Writing Right for the Web: Carewords Quotes on Font Size and Content Density
We added an option for an open-ended question to Customer Centric Index (CCI) surveys about 9 months ago. That feature has been far more popular than anticipated. At least 50 percent and sometimes over 70 percent of the survey respondents answer this question:
- “If you could change one thing about our website, what would you change and why would you change it?”
And so hundreds of visitors to higher education websites are adding comments that expand on the regular survey statisitics. These web visitors come from a variety of audiences: alumni, future students, current students, faculty and staff, and parents. Whatever the background, their recommendations are remarkably similar.
Dense Blocks of Text Drive People Away
When people first come to a web page, they scan quickly in search of content that interests them. Dense blocks of text make that difficult, often impossible, to do.
You can’t force people to read.
Every page on your website… every page… should include subheads and bullet points that quickly communicate the key points of the page in 5-seconds or less. Keep paragraphs to no more than 5 or 6 lines of text. Keep most sentences as simple as possible. Hint: If you have to use semi-colons, your sentence is getting too long.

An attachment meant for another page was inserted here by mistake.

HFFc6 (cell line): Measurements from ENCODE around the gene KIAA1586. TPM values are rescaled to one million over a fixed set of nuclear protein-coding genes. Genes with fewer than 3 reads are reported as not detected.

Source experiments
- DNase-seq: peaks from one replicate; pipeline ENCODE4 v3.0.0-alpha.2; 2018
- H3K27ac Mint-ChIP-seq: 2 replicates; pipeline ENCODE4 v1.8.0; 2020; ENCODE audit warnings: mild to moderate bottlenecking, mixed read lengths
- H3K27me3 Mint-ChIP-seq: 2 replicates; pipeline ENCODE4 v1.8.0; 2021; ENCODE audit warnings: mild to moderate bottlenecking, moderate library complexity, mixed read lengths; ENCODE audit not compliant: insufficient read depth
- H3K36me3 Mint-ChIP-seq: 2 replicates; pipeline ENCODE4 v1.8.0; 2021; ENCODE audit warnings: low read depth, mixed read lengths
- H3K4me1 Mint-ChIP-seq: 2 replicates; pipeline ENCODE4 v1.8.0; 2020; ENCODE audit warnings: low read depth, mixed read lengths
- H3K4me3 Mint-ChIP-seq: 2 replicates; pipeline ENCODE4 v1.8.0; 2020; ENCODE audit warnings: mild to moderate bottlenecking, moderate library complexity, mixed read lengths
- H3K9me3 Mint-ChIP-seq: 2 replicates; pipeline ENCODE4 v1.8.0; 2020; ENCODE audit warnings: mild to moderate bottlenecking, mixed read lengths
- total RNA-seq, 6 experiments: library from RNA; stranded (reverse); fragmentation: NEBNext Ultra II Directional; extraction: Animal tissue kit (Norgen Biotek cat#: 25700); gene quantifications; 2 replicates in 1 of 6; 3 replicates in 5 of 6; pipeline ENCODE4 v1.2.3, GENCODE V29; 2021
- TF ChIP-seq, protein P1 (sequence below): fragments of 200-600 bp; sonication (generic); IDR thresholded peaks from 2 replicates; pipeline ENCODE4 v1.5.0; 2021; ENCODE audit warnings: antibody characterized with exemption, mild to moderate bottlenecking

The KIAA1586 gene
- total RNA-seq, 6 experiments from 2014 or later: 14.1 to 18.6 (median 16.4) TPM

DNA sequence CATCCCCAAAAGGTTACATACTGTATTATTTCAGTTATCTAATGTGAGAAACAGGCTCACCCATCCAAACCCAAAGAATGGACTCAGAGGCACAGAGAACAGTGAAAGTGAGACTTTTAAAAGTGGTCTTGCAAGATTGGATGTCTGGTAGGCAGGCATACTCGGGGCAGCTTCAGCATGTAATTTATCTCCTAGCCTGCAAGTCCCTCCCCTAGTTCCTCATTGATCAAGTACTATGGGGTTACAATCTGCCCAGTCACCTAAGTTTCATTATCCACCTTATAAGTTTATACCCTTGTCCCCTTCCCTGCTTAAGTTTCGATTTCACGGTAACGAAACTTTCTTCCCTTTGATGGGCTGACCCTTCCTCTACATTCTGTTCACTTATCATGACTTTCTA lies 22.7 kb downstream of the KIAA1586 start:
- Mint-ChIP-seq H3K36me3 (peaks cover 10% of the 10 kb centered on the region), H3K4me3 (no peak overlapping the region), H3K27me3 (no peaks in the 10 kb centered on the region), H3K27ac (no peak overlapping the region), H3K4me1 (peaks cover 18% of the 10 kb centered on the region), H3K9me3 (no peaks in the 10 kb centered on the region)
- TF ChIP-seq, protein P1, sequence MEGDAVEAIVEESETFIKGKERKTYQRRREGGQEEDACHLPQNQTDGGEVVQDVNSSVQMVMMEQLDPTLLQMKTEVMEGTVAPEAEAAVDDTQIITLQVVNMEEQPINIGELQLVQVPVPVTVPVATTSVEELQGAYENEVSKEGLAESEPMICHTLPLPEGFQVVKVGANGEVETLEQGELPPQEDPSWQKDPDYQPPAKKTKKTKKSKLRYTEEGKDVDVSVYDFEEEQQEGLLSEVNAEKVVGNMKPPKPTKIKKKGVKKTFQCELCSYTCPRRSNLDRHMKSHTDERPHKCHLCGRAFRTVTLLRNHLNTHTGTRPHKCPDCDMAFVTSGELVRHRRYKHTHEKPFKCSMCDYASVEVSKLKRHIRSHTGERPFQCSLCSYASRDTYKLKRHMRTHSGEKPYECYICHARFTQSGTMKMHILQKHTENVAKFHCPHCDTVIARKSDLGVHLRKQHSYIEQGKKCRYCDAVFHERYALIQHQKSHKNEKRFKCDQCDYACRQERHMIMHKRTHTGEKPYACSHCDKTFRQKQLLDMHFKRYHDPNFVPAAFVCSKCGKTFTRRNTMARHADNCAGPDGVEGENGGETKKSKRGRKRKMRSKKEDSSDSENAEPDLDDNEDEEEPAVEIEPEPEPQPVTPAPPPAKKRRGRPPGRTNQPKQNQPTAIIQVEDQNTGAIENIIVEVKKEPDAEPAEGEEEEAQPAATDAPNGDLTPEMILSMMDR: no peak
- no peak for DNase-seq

The first paragraph on a page is an especially bad place to “go long” on content presentation.
In their own words, here are responses from some of our CCI survey takers:
- “Simplify the page content, because I’m coming to learn something in particular, rather than to read a book, per se. I like books, just not on web sites.”
- “Easier to read with less paragraphs and more bullets.”
- “Some of the pages have too many words on them.”
- “There is too much plain text on the home page. It would be better to give brief explanations and have links for further information.”
Font Size: Don’t Make Them Squint… Give Visitors Control
This might seem really basic but many websites need to pay more attention to the size of the font used to present content in the center of the page. Of course, different people can reasonably prefer different font sizes. One solution: an easy-to-see tool that lets visitors increase or decrease the font size on whatever page they are reading.
- “Have bigger print, because the print is a little too small right now. It is harder to read with small print.”
- “I would make the font size a little bigger because my friends and I have to look close on the screen.”
- “Some of the font is too small and should be enlarged.”
Especially for Mobile Websites
Everything here about content density and font size is even more important on mobile-friendly websites that people will access from small screens on their smartphones.
That’s all for now.